• Restraining or at least diverting some of the radical tendencies in the American working classes. The traditional American impulses towards class warfare, wealth redistribution, mindless government regulation, and crackpot economic and political systems and ideologies were effectively stifled by evangelical revival. The reason the U.S. didn’t see a major political and social upheaval during the economic downturns of the 1970s and 1980s was that evangelicalism effectively took the place of such movements. Without evangelicalism, expect to see socialism, Marxism, technocracy, anarchism, racism, syndicalism, populism and all other manner of nuttiness could make a comeback. Historians of the future may mark the Occupy movement as the beginning of this development. The left wing intellectuals who will welcome this trend will probably the first to recoil from its results. Instead of reform and revolution, the end result of this will probably be greater political corruption and less effective government.
  • The model for this new populism will be African-American politicians who deliver radical diatribes to the crowds while openly lining their pockets with corporate cash. Think a thousand Jesse Jackson Jr.s, most of whom will be white. The first of these leaders Donald J. Trump (R-New York) has already appeared.
  • Limiting or softening the desire for authoritarian solutions to problems inherent in both sides of the American political spectrum. This already appears to be starting; both the Bush and Obama administrations adopted authoritarian policies and showed themselves willing to use brute force to solve problems at home and abroad. The increasingly hardline foreign policy and the growing acceptance of repressive police tactics by the leaders of both major political parties is an example of this new authoritarianism.
  • Another sign of the new authoritarianism is so-called liberal Big City mayors like Rudi Giuliani, Michael Bloomberg, and Rob Emanuel, who use militaristic police forces to keep African-Americans; and increasingly working-class whites and Hispanics, in their place. Their place being out of the way of big business, tourists, and the affluent upper class. Bloomberg tried to use “public health” in his drive to push any sort of working class eatery out of his city. Emanuel seems determined to use gun control to drive poor blacks out of Chicago.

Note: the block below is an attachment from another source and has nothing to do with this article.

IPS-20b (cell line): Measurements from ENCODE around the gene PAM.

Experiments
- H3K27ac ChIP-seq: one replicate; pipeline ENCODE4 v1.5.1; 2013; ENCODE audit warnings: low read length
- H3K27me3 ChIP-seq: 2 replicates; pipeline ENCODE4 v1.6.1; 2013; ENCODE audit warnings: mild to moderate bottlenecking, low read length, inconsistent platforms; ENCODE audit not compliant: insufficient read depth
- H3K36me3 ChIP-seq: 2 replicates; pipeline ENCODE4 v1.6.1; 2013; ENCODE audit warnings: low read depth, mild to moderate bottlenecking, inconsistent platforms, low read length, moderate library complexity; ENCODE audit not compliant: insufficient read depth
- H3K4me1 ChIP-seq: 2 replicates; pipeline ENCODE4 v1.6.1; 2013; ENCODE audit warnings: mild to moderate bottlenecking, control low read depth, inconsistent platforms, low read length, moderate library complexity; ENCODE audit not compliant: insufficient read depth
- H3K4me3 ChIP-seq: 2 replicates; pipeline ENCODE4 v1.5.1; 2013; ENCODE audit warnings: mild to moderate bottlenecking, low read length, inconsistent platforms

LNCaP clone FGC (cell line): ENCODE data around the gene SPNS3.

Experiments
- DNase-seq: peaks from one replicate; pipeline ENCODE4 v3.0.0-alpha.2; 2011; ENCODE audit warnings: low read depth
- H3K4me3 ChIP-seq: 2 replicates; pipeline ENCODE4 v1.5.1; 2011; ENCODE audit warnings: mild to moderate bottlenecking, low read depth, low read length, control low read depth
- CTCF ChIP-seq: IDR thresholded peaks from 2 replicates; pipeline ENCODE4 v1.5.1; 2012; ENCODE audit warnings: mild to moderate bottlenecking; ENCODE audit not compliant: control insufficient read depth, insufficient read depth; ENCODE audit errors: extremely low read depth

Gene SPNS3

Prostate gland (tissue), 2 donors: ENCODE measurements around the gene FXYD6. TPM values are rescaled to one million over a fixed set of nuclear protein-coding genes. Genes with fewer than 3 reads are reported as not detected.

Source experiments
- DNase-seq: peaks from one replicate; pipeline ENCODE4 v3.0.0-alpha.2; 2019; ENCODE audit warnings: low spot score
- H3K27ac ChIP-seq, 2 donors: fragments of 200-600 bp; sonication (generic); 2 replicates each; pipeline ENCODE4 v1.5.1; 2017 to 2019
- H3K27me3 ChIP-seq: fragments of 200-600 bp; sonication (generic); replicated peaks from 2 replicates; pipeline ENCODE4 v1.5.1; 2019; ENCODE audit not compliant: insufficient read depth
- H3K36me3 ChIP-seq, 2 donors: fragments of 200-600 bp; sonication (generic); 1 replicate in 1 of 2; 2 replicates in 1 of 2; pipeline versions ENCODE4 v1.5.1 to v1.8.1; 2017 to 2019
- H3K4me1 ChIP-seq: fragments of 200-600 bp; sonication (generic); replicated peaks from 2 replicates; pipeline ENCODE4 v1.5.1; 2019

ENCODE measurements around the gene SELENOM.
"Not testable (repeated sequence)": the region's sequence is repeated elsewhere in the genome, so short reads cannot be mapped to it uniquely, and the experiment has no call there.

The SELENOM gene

• Evangelicalism acted as something of a check on the worst tendencies of other religious movements, particularly the Religious Left. Without it, there will be little to stop bitter feuding over doctrinal issues, nor will there be anything to stop the Religious Left from trying to impose its brand of puritanism on the rest of us by force. Importantly, Evangelicals were among the few Christians willing to denounce and stand up to the Prosperity Gospel charlatans.
  • Evangelicals effectively blocked the Religious Left from carrying out its worst programs, such as wealth redistribution and transforming the schools into Marxist indoctrination centers. Evangelicals also helped control the Pentecostal and charismatic movements with their tendencies towards superstition, magic, faith healing, and out-and-out charlatanism.
  • Without evangelicalism, the gospel and its moral influence will be increasingly lost in the American church. Expect it to be replaced by a shallow mix of New Age drivel, magic, superstition, pseudoscience, simplistic feel-good philosophy, demonology, entertainment, pop psychology, get-rich quick scams, pornography, and plain old fashioned American hucksterism.
  • The church will increasingly become a carnival act and a freak show. If you want to see a preview of what it will look like, tune into Dr. Phil’s TV carnival sometime, it’s on every afternoon in most markets. The carnival works like this: a friendly performer occasionally mentioning Jesus’s name as he introduces the next outrageous entertainment or titillating diversion. The preacher of the future will be a ringmaster, rather than a shepherd to the flock.

The result of the collapse of evangelicalism could very well be a country that is more intolerant, superstitious, violent, corrupt, ignorant, and nihilistic than ever before, in other words, a country that is the opposite of the critics of evangelicalism want. The old axiom of being careful what we wish for is about to come back to haunt many Americans.